Changing technology, evolving needs and the aging of both port infrastructure and workers have port engineering departments scrambling to keep enough engineers on staff who are qualified and trained to handle the challenges.
Even ports with more robust engineering departments, such as Port Tampa Bay, are feeling the pressure. Patrick Blair, vice president of engineering, has a staff of about 16, including five professional engineers, three professional land surveyors and two CAD draftsmen. But, the port currently has 18 capital projects in design or permitting or under construction, plus ongoing annual projects such as fender and bollard replacement.
Blair’s strategy has been to do as much of the engineering work as possible in-house. That has meant getting some engineers certified as scuba divers to dive-inspect berths and getting others FAA-licensed to fly drones for aerial surveys and topographical studies.
But it is still a challenge to attract new talent. Getting young engineers into the pipeline has proven a tough nut to crack for ports of all sizes.
Blair was a structural engineer who worked in construction before applying for a project manager’s position at Tampa a decade ago. “I had no idea what the Tampa port even did at the time,” he said. When his boss retired in mid-2021, Blair took his job and in turn promoted his righthand man and so on down the line. “We bumped everybody internally but we’re still a position down and we’re busier than we’ve ever been,” Blair said.
With exceptions like Texas A&M Maritime Academy and graduate-level Lamar University, most schools don’t introduce students to the niche specialty of port engineering. Internships are a key strategy for making that introduction at most ports. At the Port of Galveston, which enjoys proximity to both schools, about half the staff portwide started out as interns, said Rodger Rees, port director and CEO of Galveston Wharves at the Port of Galveston.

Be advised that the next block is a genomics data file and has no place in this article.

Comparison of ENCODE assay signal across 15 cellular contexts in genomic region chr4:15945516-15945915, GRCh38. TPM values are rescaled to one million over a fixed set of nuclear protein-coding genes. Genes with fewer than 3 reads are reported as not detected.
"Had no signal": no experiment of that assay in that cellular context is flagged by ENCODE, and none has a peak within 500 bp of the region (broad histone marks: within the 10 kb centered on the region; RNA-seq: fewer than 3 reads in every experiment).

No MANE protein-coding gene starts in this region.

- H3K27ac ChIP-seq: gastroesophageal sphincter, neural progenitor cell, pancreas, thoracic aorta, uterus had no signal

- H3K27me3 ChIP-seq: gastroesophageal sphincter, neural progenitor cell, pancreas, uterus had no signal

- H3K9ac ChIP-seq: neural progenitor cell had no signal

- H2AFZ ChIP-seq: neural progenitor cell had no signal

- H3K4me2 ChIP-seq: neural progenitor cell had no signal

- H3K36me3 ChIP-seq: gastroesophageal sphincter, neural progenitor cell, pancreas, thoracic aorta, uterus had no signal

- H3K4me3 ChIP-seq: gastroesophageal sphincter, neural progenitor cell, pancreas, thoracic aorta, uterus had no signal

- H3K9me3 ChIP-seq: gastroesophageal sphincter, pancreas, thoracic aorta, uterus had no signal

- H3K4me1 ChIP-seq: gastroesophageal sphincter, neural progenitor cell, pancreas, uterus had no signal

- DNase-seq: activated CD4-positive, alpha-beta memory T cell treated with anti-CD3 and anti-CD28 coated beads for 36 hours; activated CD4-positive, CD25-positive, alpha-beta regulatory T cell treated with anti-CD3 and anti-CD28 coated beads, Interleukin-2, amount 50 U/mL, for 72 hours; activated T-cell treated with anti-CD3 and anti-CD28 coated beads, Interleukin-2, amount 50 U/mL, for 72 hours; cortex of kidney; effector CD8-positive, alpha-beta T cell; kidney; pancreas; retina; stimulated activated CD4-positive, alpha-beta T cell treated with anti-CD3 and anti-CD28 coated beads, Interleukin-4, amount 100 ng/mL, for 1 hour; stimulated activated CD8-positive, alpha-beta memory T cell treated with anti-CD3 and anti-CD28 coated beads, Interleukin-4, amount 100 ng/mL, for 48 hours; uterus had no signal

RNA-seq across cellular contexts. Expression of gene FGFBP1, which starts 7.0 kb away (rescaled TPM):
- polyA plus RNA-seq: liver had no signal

“Almost every one of our engineers is from Texas A&M Maritime Academy,” Rees said. “What we do is get them as soon as we can from an intern standpoint, and in almost all cases they have worked out as an intern and then accepted a position full-time.”
Rees also uses lunch-and-learn sessions to keep all port employees up to speed on changing environmental requirements and other topics of interest to the engineering staff, and the port is providing tuition reimbursement to help one staff member complete his engineering degree.
For mid-career professional development, Robin Warrick, manager of the marine division at consulting engineering firm LJA, values participation in organizations like the Coasts, Oceans, Ports & Rivers Institute (COPRI), part of the American Society of Civil Engineers (ASCE). He’ll be at the institute’s triennial conference – Ports ‘22 – in Hawaii in September to network and share knowledge with other industry professionals.
Like most, Warrick first applied his engineering skills elsewhere before migrating to the ports industry. “Going through college, I didn’t know about marine structural engineering,” Warrick said. “I didn’t give it much thought until I got out into the workforce and started getting exposed to projects that had that marine component and adopted that path because it was interesting.”
COPRI also serves early-career engineers and has 10 graduate-level student chapters in addition to 10 professional chapters. Its “Introduction to Port Engineering,” a 12-week guided online course, is currently the best-selling course in ASCE’s catalog and is used by port engineering departments and as a primer for non-engineering port staff, said institute director Tom Chase.
Other mid-career development tools, like AAPA’s Professional Port Manager (PPM) Program, go beyond the technical to include leadership training. Tampa Bay’s Blair liked it enough that he plans to put other staff members through it, along with local programs like Leadership Tampa Bay, which are highly encouraged by the port’s executive staff.
COPRI also offers a mid-career port engineer certification program for practitioners with 10 years of experience or six years and a master’s degree in their discipline.
Some ports are seeding interest in port engineering at a younger age. Seattle’s Maritime High School, launched in September 2021 by Highline Public Schools with the support of the Port of Seattle and other partners, recently organized a student design challenge led by engineers from local marine construction firms.
Down the coast, the Port of Long Beach is partnering with the Long Beach Unified School District to support the Advanced Manufacturing, Construction and Engineering (ACE) Academy at Jordan High School to help nurture interest in port engineering and other port-related careers.
The consulting engineers ports rely on for expertise that they don’t have in-house also are feeling the squeeze poised by the “silver tsunami” as senior engineers reach retirement age – and not enough young engineers are turning to ports as a career option.
“There’s a significant aging-out factor,” said Keith Hall, president of electrical engineering and lighting systems firm Hall Engineering Group. “We’re not really seeing a replacement of qualified young talent coming into our field to support ports in the future.”